Motorized FUE Tools
Like manual tools, motorized FUE devices harvest follicular units via a sharp or blunt tipped punch. However, the hollow punch is attached to a small motor rather than a manual handle and is typically operated by a button on the device or a foot pedal. Depending on the motor, the punch is either spun (rotated) continuously in one direction, or it oscillates (alternates) back and forth in opposite directions. When placed around a follicular unit, the rapid spinning motion of the motorized punch allows for fast scalp puncture and graft separation without manual force from the operating hair transplant surgeon.
While the idea behind the motorized punch was very innovative, physicians initially experienced decreased yield when switching from manual to motorized devices. According to Coalition hair transplant surgeon and FUE innovator Dr. Alan Feller, this was because the nature of the early motorized devices placed too much strain on the fragile follicular units. Dr. Feller states that damage to follicular units comes from excessive torsion, tension, heat, and friction. When motorized FUE tools rotate too quickly, pull harshly on the grafts, or become hot while spinning, excessive strain is placed upon the follicular units and causes damage.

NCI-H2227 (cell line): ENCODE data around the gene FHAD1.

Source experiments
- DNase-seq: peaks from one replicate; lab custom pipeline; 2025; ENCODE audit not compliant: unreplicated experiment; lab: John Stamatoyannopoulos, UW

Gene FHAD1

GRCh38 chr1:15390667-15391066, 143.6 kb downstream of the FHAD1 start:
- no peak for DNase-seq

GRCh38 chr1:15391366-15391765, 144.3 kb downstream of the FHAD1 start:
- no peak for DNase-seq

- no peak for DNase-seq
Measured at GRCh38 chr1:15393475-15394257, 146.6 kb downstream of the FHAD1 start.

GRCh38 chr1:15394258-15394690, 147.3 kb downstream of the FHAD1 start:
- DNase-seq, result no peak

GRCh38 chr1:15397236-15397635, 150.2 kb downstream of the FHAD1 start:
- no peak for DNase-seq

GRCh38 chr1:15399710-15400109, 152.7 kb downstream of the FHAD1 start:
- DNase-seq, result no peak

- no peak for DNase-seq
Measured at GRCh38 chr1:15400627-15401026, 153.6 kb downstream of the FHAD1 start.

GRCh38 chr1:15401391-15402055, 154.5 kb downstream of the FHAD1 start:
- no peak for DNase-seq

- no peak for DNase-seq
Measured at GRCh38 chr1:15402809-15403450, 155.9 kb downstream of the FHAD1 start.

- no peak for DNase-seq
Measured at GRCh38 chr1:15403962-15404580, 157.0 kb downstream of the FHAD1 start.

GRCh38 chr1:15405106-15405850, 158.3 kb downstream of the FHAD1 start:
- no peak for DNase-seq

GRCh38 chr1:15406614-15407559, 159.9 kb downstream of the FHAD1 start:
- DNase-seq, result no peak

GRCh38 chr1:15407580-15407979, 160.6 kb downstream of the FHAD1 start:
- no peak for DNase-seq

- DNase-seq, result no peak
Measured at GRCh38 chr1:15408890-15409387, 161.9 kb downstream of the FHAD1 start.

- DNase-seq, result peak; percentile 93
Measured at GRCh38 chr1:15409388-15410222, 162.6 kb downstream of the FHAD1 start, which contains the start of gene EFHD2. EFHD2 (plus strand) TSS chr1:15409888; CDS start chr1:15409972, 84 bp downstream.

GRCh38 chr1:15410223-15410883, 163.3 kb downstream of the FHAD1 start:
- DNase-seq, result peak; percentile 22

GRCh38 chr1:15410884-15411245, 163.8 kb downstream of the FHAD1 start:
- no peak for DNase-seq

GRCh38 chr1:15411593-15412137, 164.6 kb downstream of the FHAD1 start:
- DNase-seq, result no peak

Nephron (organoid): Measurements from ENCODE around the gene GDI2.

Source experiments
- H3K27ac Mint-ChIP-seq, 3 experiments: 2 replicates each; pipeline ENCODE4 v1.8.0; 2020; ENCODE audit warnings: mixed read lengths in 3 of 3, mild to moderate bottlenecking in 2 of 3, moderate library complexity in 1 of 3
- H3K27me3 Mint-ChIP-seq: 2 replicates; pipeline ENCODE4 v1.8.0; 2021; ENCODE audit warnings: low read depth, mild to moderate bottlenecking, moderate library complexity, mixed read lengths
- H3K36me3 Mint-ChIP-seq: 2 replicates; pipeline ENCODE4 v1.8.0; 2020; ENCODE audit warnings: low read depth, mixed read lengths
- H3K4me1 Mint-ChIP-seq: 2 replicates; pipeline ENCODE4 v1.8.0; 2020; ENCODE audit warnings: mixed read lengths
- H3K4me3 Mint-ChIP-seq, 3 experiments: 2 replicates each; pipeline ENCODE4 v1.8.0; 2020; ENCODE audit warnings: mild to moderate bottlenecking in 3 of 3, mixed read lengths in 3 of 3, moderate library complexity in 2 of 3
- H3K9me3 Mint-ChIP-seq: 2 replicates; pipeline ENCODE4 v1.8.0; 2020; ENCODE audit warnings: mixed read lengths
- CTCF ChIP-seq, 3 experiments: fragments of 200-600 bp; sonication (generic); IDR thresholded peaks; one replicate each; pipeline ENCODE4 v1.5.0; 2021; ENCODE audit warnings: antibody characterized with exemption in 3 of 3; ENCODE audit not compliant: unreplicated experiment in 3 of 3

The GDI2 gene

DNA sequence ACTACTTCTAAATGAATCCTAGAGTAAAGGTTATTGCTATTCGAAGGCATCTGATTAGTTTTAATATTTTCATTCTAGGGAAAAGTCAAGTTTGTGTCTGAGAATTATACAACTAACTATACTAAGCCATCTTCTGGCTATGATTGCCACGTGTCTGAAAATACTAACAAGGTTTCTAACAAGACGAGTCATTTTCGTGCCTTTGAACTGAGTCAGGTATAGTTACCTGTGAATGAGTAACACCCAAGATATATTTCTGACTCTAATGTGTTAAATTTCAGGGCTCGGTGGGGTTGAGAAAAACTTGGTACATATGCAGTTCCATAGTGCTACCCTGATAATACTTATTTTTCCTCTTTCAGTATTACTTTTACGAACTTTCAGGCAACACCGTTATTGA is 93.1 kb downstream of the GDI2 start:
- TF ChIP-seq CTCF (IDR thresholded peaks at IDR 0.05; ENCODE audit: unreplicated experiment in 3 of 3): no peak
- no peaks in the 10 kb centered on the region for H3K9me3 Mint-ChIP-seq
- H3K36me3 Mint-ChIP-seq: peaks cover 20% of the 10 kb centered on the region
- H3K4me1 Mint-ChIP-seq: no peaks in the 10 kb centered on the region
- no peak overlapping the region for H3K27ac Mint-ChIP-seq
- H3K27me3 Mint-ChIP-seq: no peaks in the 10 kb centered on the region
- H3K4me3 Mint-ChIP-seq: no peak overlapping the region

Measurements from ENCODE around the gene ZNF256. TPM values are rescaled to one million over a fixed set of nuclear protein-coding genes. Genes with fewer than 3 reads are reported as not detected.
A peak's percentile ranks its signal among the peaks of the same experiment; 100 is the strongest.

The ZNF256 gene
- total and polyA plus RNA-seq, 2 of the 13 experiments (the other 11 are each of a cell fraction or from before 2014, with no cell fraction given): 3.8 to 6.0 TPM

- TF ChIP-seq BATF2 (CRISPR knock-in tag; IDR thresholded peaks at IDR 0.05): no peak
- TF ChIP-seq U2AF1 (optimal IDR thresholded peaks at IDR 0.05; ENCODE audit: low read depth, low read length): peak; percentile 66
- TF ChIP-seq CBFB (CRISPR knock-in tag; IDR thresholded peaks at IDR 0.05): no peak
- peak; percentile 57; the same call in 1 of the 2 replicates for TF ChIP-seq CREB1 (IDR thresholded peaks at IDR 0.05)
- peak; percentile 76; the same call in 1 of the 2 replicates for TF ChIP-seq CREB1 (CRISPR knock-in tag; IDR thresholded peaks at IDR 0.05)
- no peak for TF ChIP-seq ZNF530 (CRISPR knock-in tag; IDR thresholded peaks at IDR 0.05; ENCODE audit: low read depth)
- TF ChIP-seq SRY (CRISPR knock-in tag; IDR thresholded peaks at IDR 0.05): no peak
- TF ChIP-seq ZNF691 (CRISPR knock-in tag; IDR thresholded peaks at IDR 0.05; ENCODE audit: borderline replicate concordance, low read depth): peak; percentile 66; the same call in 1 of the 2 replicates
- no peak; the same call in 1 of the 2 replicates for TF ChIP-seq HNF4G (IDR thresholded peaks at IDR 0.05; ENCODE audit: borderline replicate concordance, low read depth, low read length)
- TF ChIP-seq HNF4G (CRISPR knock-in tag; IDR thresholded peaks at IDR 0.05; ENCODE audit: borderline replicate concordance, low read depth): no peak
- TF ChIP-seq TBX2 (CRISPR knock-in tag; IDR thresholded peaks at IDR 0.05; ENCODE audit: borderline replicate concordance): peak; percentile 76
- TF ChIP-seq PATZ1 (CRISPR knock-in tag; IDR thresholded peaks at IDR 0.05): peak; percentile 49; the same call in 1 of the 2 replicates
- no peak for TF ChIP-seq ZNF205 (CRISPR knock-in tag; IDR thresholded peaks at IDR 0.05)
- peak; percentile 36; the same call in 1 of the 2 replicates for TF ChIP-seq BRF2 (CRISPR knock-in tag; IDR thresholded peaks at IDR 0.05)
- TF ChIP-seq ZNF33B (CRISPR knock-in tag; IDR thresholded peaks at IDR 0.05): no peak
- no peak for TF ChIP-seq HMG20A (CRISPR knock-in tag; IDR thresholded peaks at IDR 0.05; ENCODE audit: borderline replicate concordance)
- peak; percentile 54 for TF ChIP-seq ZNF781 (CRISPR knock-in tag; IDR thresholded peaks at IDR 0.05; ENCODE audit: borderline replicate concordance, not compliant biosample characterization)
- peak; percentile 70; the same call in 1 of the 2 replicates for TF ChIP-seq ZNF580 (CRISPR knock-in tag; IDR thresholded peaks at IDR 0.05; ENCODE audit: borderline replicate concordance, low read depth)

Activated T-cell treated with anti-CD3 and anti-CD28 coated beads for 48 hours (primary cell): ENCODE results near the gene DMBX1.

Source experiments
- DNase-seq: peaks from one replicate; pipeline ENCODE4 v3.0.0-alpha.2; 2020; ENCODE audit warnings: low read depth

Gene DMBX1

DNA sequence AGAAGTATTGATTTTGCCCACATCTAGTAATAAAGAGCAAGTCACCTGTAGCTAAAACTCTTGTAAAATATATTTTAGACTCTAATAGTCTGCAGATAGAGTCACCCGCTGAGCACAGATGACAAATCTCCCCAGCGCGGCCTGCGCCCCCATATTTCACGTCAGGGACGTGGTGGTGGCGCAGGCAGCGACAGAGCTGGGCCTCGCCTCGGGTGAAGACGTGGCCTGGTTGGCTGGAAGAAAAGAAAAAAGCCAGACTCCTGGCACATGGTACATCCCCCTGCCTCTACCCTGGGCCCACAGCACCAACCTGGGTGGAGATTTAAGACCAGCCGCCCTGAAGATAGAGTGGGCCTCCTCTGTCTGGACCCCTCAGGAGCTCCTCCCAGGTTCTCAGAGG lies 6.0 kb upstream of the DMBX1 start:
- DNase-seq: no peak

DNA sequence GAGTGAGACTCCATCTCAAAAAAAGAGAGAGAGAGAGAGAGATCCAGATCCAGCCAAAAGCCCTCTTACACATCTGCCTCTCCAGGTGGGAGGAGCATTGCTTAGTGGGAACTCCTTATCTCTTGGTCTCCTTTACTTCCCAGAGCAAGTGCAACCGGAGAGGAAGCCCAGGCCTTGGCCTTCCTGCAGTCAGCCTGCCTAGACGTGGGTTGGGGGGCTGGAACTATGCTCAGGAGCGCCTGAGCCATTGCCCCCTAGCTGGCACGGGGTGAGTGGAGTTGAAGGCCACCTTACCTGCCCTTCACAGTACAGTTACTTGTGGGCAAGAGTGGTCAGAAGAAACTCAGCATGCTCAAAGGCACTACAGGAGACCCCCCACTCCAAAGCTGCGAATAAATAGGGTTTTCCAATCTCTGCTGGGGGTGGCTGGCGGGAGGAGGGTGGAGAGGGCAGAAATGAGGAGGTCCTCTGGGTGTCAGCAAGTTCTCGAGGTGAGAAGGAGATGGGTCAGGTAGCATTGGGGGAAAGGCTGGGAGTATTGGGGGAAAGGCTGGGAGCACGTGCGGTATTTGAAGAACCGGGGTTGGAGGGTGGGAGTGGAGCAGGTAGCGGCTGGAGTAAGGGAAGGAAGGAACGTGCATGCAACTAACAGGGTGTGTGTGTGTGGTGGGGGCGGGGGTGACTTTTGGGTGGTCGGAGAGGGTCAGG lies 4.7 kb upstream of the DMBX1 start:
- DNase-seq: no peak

In order to decrease strain from motorized devices, FUE hair transplant surgeons designed new and better motorized tools that minimize tension, torsion, heat, and friction forces. These changes involve decreasing the speed (rotations per minute) of the rotating punch, minimizing the size of the “arc” pattern made by rotation or oscillation, switching to oscillating (opposed to rotating) heads, using both sharp and blunt tips when appropriate, and decreasing the number of rotations used to remove each graft.
Given these innovations, modern motorized tools have become highly effective, and allow physicians to remove large numbers of grafts per hour (upwards of 700 per hour compared to 200 – 500 with manual devices) with low transection rates and high yields.